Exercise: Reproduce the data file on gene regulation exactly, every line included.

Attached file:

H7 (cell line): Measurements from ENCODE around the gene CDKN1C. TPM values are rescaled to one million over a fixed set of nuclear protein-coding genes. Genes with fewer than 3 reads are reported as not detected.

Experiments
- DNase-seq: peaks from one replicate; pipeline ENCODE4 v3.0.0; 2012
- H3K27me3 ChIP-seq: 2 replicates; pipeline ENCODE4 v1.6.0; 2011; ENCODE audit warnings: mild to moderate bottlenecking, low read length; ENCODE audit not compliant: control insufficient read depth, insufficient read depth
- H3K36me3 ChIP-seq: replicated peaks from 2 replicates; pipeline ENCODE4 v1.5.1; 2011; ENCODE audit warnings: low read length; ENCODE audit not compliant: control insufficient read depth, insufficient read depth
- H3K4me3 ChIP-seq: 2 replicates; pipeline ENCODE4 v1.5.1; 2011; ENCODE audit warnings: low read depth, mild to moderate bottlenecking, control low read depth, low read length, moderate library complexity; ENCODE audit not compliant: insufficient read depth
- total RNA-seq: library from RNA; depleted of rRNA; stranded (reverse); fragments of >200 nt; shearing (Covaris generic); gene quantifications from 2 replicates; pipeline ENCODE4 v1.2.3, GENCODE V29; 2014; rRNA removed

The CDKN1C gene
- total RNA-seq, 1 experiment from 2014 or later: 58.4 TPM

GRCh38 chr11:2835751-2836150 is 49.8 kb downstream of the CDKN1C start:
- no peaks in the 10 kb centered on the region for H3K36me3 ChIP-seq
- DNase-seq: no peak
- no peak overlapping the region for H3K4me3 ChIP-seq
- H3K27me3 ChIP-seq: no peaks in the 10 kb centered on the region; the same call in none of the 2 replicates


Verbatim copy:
H7 (cell line): Measurements from ENCODE around the gene CDKN1C. TPM values are rescaled to one million over a fixed set of nuclear protein-coding genes. Genes with fewer than 3 reads are reported as not detected.

Experiments
- DNase-seq: peaks from one replicate; pipeline ENCODE4 v3.0.0; 2012
- H3K27me3 ChIP-seq: 2 replicates; pipeline ENCODE4 v1.6.0; 2011; ENCODE audit warnings: mild to moderate bottlenecking, low read length; ENCODE audit not compliant: control insufficient read depth, insufficient read depth
- H3K36me3 ChIP-seq: replicated peaks from 2 replicates; pipeline ENCODE4 v1.5.1; 2011; ENCODE audit warnings: low read length; ENCODE audit not compliant: control insufficient read depth, insufficient read depth
- H3K4me3 ChIP-seq: 2 replicates; pipeline ENCODE4 v1.5.1; 2011; ENCODE audit warnings: low read depth, mild to moderate bottlenecking, control low read depth, low read length, moderate library complexity; ENCODE audit not compliant: insufficient read depth
- total RNA-seq: library from RNA; depleted of rRNA; stranded (reverse); fragments of >200 nt; shearing (Covaris generic); gene quantifications from 2 replicates; pipeline ENCODE4 v1.2.3, GENCODE V29; 2014; rRNA removed

The CDKN1C gene
- total RNA-seq, 1 experiment from 2014 or later: 58.4 TPM

GRCh38 chr11:2835751-2836150 is 49.8 kb downstream of the CDKN1C start:
- no peaks in the 10 kb centered on the region for H3K36me3 ChIP-seq
- DNase-seq: no peak
- no peak overlapping the region for H3K4me3 ChIP-seq
- H3K27me3 ChIP-seq: no peaks in the 10 kb centered on the region; the same call in none of the 2 replicates